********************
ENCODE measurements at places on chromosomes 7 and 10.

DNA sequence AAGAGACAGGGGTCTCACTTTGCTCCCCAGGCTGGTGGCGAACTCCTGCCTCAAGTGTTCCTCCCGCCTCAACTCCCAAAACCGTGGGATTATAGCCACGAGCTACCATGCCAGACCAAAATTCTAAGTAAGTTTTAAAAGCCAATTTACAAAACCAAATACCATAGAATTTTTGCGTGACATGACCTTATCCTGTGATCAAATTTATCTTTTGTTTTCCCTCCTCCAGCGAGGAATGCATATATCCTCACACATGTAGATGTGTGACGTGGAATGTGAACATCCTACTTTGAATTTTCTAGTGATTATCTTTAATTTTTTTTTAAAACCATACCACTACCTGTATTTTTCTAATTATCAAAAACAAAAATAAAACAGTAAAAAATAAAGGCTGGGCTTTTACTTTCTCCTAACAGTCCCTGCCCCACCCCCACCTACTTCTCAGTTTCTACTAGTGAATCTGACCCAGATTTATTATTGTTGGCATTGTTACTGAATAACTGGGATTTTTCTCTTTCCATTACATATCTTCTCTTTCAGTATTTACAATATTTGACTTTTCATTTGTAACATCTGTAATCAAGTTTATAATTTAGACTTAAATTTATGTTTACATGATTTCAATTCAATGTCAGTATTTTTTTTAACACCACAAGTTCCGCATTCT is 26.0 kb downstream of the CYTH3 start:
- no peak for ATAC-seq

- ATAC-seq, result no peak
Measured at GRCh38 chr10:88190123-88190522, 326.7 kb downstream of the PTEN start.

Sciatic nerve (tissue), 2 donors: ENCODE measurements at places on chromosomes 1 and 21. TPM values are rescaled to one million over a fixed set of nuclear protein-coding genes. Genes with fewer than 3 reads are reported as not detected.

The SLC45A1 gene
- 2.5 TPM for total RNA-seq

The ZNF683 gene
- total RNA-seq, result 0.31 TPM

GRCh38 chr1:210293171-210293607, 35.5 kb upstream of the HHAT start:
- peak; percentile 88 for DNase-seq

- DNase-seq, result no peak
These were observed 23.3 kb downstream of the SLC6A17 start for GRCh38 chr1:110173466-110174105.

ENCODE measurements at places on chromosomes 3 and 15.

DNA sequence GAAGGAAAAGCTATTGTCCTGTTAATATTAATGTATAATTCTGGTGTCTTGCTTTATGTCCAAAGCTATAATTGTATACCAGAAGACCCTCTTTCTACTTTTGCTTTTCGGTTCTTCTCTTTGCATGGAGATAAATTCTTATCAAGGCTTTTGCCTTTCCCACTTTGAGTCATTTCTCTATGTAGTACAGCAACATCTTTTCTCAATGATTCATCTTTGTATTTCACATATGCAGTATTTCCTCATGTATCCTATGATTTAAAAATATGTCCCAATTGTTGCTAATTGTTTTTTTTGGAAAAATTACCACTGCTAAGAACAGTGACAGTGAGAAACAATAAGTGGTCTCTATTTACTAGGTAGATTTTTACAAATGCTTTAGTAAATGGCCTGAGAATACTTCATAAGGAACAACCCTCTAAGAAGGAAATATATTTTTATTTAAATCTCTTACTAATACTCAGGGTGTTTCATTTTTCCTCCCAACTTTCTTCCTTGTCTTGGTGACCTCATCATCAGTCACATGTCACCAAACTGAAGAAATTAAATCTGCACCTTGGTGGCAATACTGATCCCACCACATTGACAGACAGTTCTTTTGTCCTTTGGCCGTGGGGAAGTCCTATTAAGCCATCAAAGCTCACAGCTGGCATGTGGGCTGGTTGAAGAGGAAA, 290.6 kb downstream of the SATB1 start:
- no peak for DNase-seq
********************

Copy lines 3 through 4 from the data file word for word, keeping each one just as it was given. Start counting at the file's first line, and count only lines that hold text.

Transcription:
- no peak for ATAC-seq

- ATAC-seq, result no peak